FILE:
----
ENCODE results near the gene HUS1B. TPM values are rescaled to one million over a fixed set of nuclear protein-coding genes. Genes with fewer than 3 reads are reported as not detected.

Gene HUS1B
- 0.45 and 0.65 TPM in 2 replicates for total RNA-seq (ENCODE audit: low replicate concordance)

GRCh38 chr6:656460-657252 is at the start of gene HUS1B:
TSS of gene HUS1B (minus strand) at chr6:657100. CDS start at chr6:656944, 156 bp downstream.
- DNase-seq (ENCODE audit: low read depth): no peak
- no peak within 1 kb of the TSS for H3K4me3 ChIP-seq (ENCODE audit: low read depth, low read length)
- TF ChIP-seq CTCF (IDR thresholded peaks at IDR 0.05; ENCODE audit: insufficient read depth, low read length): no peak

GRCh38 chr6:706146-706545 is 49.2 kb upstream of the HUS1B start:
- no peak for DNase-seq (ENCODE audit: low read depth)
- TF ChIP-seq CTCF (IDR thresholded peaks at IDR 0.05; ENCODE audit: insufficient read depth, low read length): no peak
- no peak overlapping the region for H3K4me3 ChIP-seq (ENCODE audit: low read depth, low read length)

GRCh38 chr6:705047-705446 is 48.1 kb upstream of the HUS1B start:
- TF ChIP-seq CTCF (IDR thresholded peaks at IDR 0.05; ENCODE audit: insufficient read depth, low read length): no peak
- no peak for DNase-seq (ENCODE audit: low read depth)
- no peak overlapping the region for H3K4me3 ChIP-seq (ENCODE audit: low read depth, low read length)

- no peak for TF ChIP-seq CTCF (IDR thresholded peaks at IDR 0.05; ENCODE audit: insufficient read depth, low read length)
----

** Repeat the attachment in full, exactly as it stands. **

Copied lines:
ENCODE results near the gene HUS1B. TPM values are rescaled to one million over a fixed set of nuclear protein-coding genes. Genes with fewer than 3 reads are reported as not detected.

Gene HUS1B
- 0.45 and 0.65 TPM in 2 replicates for total RNA-seq (ENCODE audit: low replicate concordance)

GRCh38 chr6:656460-657252 is at the start of gene HUS1B:
TSS of gene HUS1B (minus strand) at chr6:657100. CDS start at chr6:656944, 156 bp downstream.
- DNase-seq (ENCODE audit: low read depth): no peak
- no peak within 1 kb of the TSS for H3K4me3 ChIP-seq (ENCODE audit: low read depth, low read length)
- TF ChIP-seq CTCF (IDR thresholded peaks at IDR 0.05; ENCODE audit: insufficient read depth, low read length): no peak

GRCh38 chr6:706146-706545 is 49.2 kb upstream of the HUS1B start:
- no peak for DNase-seq (ENCODE audit: low read depth)
- TF ChIP-seq CTCF (IDR thresholded peaks at IDR 0.05; ENCODE audit: insufficient read depth, low read length): no peak
- no peak overlapping the region for H3K4me3 ChIP-seq (ENCODE audit: low read depth, low read length)

GRCh38 chr6:705047-705446 is 48.1 kb upstream of the HUS1B start:
- TF ChIP-seq CTCF (IDR thresholded peaks at IDR 0.05; ENCODE audit: insufficient read depth, low read length): no peak
- no peak for DNase-seq (ENCODE audit: low read depth)
- no peak overlapping the region for H3K4me3 ChIP-seq (ENCODE audit: low read depth, low read length)

- no peak for TF ChIP-seq CTCF (IDR thresholded peaks at IDR 0.05; ENCODE audit: insufficient read depth, low read length)